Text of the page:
In 2 Sam. 1 a young Amalekite comes upon the wounded king Saul who is near death. Saul asks the young man to finish him off. The young man complies. Then he goes to David’s camp and tells David what happened. David orders one of his men to kill that Amalekite for having killed God’s anointed king. David then says to his corpse (I had added boldfacing):
Your blood be on your own head! Your own mouth has testified against you, saying ‘I have put the LORD’s anointed to death.’ (2 Sam. 1:16 NET)
In Acts 18:6 Paul tells people at Corinth who opposed the message he was preaching:
Your blood be on your own heads! I am guiltless! From now on I will go to the Gentiles! (NET)
The idiom, “Your blood be on your own head,” was commonly used and understood within the cultural contexts of these two episodes. Field testing can determine how many English speakers understand the figurative meaning of this idiom.
When translating the Bible there are two main solutions for communicating the figurative meaning of an idiom, as well as its literal meaning, to people who do not understand the idiom from their own cultural and language background:
- Translate the biblical idiom literally and footnote its figurative meaning.
- Translate the figurative meaning of the biblical idiom and footnote its literal meaning.
There are advantages and disadvantages to each approach. English Bible versions illustrate both solutions. Translators must weigh a number of factors for each translation audience to come up with a solution which works well for them at a particular time in their knowledge of the Bible.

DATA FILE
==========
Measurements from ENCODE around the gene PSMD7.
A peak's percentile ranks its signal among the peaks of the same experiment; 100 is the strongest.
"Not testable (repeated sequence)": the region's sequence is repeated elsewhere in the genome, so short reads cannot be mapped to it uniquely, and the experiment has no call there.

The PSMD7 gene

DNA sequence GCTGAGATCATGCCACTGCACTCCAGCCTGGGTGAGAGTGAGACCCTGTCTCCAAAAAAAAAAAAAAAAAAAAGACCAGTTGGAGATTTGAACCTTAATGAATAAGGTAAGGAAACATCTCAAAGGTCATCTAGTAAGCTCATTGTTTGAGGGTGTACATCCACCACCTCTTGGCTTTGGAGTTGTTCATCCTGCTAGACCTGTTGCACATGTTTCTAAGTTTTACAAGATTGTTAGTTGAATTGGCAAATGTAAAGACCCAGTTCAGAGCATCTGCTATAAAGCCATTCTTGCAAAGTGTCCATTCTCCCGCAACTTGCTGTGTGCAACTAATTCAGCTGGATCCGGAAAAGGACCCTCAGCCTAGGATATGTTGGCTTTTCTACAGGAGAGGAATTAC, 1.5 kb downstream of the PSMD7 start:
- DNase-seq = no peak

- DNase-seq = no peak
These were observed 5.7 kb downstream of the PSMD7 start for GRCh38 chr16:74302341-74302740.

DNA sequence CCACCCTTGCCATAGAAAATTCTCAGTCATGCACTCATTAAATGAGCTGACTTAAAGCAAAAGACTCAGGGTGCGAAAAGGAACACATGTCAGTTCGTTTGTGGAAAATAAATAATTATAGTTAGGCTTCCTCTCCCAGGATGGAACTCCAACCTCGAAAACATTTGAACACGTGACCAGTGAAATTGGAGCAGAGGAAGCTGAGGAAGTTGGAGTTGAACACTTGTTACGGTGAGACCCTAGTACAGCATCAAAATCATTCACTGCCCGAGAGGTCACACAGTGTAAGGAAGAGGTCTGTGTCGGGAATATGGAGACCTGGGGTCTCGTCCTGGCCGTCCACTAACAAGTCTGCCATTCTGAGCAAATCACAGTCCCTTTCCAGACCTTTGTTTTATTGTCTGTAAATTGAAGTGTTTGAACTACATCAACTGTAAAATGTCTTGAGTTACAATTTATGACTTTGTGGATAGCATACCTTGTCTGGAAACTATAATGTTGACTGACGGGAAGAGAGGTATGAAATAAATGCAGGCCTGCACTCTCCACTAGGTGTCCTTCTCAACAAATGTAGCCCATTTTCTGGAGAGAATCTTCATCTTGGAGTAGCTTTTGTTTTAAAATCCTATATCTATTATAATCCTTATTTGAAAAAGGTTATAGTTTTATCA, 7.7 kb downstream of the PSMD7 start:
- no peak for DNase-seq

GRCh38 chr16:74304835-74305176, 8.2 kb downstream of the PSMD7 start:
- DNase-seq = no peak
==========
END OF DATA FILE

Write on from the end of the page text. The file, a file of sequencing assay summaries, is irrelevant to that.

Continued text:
But I would like us to discuss possible wordings for both translation solutions.
As I was thinking upon this issue yesterday, I realized that Cheyenne, the language which my wife and I helped translate scripture for, already has a word which is a translation equivalent for the figurative meaning of the biblical idiom. It is: Netaomenêhešehahtseme! We used it many times in the Cheyenne Bible translation. It literally means ‘You (plural) did it to yourselves.’
If you were translating the Bible to English and chose solution #1, how might you word the footnote to explain the meaning of the biblical idiom?
If you were translating and chose solution #2, how might you word the figurative meaning of the biblical idiom in your English translation?
NOTE: In this post and comments on it, we ask that we limit our comments to address these two questions. This time let’s not open the floor to all possible comments, especially any attempt to say that either translation solution, in general, is better than the other. And we ask that no one denigrate any solution chosen by translators or those who comment here.